which appears as the ultimate, unquestionable truth. This is the worst thing that can happen
from a critical pedagogical point of view, even if it is difficult to avoid this happening in a
traditional educational institution.
The main methodological instrument critical pedagogy uses is the fostering of
dialogue in the classroom (Shor, Freire 1987) in order to enable students to reveal hidden
values and presumptions which dominate organizations and management and to reflect upon
the way these beliefs influence their own lives (Monaghan, Cervero 2006). The goal of
dialogue is rather mutual understanding (Habermas 1981/2011) than the technical transfer of
knowledge from the teacher to student.
Dialogue can be fostered through the decentralization of the classroom. This can be
done by restructuring the space in the classroom (arranging students in a circle) in order to
permit evolution of a mutual form of communication, but it can also mean restructuring power
relations. As Habermas puts it: “in a process of enlightenment there can only be participants"
(Habermas 1974: 40 in Kemmis 2001). A fruitful method to pursue is using the principles of
domination-free discourse developed by Habermas (2001) where every participant has the
same right and responsibility (sic!) to contribute to the interpretation of organizational
phenomena and the managerial world. The student’s interpretation of organizational
phenomena is as legitimate as the teacher’s academic interpretation. Moreover, from a critical
point of view, it is ‘better’ to discuss less academic texts – interview transcripts, case studies,
field notes, art works such as films, novels, and short stories – which are open to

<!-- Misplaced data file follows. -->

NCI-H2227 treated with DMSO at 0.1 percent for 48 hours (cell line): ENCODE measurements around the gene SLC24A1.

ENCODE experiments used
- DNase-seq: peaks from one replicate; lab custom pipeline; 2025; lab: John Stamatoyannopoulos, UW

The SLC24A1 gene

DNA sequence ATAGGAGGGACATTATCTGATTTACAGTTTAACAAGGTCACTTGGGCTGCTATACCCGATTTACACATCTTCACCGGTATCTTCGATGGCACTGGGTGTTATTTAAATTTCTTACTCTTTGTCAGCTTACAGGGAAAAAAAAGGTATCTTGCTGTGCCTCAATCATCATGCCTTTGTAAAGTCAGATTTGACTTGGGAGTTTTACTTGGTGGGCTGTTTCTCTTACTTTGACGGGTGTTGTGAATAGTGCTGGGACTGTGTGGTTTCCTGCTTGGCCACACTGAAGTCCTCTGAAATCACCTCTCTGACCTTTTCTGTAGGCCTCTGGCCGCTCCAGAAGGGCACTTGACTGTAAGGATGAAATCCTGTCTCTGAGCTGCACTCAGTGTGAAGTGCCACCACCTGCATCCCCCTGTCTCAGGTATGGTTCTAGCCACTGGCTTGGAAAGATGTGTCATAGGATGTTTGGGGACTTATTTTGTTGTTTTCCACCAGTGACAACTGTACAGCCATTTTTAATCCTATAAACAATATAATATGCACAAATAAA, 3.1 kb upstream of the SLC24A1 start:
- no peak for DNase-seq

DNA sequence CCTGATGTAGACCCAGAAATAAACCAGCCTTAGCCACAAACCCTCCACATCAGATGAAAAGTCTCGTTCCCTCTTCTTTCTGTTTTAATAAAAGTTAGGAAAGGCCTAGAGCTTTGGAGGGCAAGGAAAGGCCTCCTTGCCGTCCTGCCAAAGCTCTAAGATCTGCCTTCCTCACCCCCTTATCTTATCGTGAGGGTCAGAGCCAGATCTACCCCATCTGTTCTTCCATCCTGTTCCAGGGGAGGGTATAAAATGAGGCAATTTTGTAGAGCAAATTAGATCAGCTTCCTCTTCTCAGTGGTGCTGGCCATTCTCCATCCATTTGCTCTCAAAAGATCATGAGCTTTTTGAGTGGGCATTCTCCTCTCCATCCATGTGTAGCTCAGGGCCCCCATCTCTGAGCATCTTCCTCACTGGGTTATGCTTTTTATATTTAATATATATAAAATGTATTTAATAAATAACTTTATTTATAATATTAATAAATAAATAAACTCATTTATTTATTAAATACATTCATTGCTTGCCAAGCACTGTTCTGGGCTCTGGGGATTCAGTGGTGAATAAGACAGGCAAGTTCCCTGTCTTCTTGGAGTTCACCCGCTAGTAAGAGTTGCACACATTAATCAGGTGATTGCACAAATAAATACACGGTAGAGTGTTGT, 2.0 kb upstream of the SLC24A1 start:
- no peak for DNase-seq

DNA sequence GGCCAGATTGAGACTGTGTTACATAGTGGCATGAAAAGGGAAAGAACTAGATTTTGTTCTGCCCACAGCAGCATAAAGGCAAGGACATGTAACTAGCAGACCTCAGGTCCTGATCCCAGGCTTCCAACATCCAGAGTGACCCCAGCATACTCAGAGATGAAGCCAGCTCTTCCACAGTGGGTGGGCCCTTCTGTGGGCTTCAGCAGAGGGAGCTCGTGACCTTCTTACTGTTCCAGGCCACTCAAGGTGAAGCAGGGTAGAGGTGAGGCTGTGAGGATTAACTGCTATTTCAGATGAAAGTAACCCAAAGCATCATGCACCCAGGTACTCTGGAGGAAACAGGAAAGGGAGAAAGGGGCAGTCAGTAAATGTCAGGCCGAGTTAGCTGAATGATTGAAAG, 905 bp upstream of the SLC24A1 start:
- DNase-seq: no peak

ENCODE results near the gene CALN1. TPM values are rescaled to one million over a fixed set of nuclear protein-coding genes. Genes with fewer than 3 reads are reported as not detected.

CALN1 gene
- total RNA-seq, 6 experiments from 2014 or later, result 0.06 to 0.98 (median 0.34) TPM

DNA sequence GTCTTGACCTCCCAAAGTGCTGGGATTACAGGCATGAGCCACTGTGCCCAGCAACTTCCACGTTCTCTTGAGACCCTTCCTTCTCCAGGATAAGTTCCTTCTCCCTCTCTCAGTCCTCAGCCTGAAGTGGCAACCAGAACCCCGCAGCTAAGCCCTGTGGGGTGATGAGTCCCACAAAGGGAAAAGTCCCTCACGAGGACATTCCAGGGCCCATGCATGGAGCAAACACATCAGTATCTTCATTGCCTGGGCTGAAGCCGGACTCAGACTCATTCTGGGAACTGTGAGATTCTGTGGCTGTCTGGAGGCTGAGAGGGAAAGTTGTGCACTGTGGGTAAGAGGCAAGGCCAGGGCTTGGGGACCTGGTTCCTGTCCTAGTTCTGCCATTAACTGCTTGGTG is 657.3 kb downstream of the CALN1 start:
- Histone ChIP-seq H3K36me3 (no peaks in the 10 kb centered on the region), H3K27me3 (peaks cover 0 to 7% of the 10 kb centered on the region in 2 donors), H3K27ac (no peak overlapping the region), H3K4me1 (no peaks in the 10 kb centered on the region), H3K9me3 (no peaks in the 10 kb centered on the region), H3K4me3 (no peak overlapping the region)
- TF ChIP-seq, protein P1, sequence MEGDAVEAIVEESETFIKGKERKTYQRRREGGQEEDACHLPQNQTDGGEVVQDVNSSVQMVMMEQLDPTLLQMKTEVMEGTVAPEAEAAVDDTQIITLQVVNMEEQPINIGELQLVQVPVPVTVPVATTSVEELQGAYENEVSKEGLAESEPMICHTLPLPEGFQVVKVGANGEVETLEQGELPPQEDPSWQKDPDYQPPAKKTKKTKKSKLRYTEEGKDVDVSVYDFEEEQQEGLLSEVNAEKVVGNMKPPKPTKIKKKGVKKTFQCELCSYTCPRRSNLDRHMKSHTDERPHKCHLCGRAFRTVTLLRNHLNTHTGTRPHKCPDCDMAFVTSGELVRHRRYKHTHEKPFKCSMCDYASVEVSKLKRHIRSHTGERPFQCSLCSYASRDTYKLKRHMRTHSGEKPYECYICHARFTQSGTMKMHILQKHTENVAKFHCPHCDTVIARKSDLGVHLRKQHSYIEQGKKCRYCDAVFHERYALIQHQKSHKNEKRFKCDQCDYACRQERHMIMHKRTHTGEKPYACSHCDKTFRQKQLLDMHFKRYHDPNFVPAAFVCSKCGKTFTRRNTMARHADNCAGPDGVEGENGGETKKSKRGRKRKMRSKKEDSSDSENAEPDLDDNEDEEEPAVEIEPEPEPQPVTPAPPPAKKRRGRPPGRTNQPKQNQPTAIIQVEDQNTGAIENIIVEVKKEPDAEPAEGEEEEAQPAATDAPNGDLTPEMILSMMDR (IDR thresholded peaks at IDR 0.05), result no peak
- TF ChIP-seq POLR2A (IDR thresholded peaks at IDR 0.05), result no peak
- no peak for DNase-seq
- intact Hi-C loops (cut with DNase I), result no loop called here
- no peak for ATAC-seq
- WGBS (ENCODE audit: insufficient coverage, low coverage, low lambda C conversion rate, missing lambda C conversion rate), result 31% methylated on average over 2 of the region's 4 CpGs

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interpretation from several points of view, including through using different scientific
paradigms.
Another methodological issue – which also provides a suggestion for radical content
issues – is to build upon the experiential learning model developed by Kolb (Reynolds 1999).
The original concept of Kolb belongs rather to the humanistic camp and less to the critical
camp, but it is also a great example of how humanistic approaches can contribute to achieving
radical goals. The experiential learning model, as the name suggests, builds upon the personal
experiences of the learner and identifies four phases of learning: (1) acquiring experience; (2)
reflecting upon experiences; (3) making generalizations; and (4) doing experiments based on
the generalizations (Kolb 1976, Kolb 1984). Experiential learning can be supported by using
the above-mentioned ‘under-interpreted’ sources of knowledge, or by asking students to do
mini-research projects or doing research with students (Hidegh & Csillag 2013). As another
example, Welsh and Murray (2003) give an account of an action-oriented MBA course where
participants solved a specific product development problem during the course and teachers
asked students to reflect upon the task using different approaches (anticipatory,
contemporaneous and retrospective).
Although Pablo Freire, one of the most emblematic and influential personalities in
critical pedagogy developed his pedagogy and practice in Brazil, his ideas are widely utilised
at different levels of education and in different national cultures. Here, we describe the
possibilities for critical pedagogy in a Hungarian context, not just in the case of abstract,
theoretical courses, but also for more practice-oriented education.

Hungarian context
In this section we provide a short overview about Hungarian business education, with specific